My proximate motivation for starting this blog is that I have become an active commenter on a couple of blogs, and I both envy the authors and feel bad when I want to post a reply elaborate enough that it might look like thread hijacking. With that in mind, I want to rift for a bit off of Charles Wolverton's reply to my comments on Sabrina Golonka's post over at Notes from Two Scientific Psychologists. I was trying to cut the difference between Ecological and traditional Behaviorist ways of thinking, and Charles said:
In the absence of the tone, the lever doesn't necessarily invite purposeful action, ie, doesn't offer an affordance. But as Eric notes, the rat has learned to associate the tone with a purpose - getting access to something offering "ingestible" - so that the tone's sounding results in the lever's otherwise purposeless offer of "graspable" becoming purposeful, and hence an affordance.
This made me feel great, but also a little squeamish. It is great, because Charles clearly got my point, and phrased it better than I did. It made me squeamish because of the very last word: affordance.
The term 'affordance' was introduced by Gibson, and has since been adopted by many others and adapted for many purposes. One challenging topic as I work on the incipient Ecological Psychology textbook is what to do about how broadly or how narrowly to use the term affordance. My initial inclination is to use a very restrictive reading of the term. The most natural use of the term 'affordance' is to refer to a behavioral action made possible by a matching between the crude physical features of an organism and the nuances of the immediate environment. My hand is the rough size and shape that allows the picking up of a coffee cup, my frame allows me to fit through standard doorways, etc. The affordance is thus the relationship between me and the objects in question. The further we get from such straightforward relationships, the more nervous I am about using the term 'affordance'.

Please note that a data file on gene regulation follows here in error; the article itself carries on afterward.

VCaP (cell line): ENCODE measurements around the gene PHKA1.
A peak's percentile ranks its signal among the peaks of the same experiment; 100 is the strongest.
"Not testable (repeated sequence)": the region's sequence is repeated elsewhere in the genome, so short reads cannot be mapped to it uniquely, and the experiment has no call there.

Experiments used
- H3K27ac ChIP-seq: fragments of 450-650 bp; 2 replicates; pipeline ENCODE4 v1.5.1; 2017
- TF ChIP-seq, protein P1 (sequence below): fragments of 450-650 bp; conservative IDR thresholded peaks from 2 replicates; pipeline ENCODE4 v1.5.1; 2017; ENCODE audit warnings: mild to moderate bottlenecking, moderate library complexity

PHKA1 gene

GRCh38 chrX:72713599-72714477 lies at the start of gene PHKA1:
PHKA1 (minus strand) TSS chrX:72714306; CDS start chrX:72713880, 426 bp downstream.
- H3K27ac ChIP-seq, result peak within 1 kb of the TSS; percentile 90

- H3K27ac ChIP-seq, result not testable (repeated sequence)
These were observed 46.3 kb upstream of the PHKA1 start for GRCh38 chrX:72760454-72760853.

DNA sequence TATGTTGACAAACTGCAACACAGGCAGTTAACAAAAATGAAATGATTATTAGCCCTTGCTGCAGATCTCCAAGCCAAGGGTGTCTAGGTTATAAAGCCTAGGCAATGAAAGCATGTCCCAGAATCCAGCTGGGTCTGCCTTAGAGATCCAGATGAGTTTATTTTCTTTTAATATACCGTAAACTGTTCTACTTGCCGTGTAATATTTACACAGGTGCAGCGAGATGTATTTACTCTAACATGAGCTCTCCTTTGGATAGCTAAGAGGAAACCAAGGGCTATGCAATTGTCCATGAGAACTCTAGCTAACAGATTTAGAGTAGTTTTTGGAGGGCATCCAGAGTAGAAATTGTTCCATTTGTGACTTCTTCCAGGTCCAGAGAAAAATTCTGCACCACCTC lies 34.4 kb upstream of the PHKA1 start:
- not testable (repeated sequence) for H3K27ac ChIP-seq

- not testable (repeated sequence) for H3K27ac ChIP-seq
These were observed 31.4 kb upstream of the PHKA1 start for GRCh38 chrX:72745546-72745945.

One reason I am nervous, is because of how we (ecological psychologists) want 'affordance' to relate to the other key terms in our system 'invariants', 'specificity', and 'perceptual systems'. We are particularly interested in affordances that can be perceived, that is, affordances that structure ambient energy (e.g. light) in a manner that specifies the relevant physical properties of the object. When such specification is present, a properly attuned perceptual system can accurately detect the properties of the world. This is important, because it provides a definition for perception, which allows us to distinguish the perceptual process from other (potential) psychological processes. When we are attuned to the proper higher-order invariants, the affordances themselves become our 'percepts', they are given directly in perception.
So, back to the rat and the lever. It is very easy, with the most natural use of the term 'affordance' to talk about the rat perceiving the lever as affording pressing. The physical structure of the rat and the physical structure of the lever take care of that perfectly fine, and everything about the lever being press-able by a rat-like organism is specified in the ambient light (or so I assert for the purpose of this example). However, I'm nervous saying that the affordance of the lever changes when the tone sounds. Yes, the rat normally lives in a world where pressing the lever is boring, but when the tone sounds the rat suddenly finds itself in a world where pressing the lever produces food. Yes, because the rat has jumped between those two worlds many times before, the rat is now so built that it presses the lever many times when the tone sounds, but rarely otherwise. Yes, one can objectively describe the rat's behavior towards the lever as food-directed when the tone is sounding, but no such description is appropriate the rest of the time. I'm a crazy behaviorist, I'm happy with all that. But I'm nervous saying that the 'affordance' of the lever has changed. The physical relationship between the rat and the lever has stayed the same, and the lever affords pressing equally in both worlds.
Am I being too picky?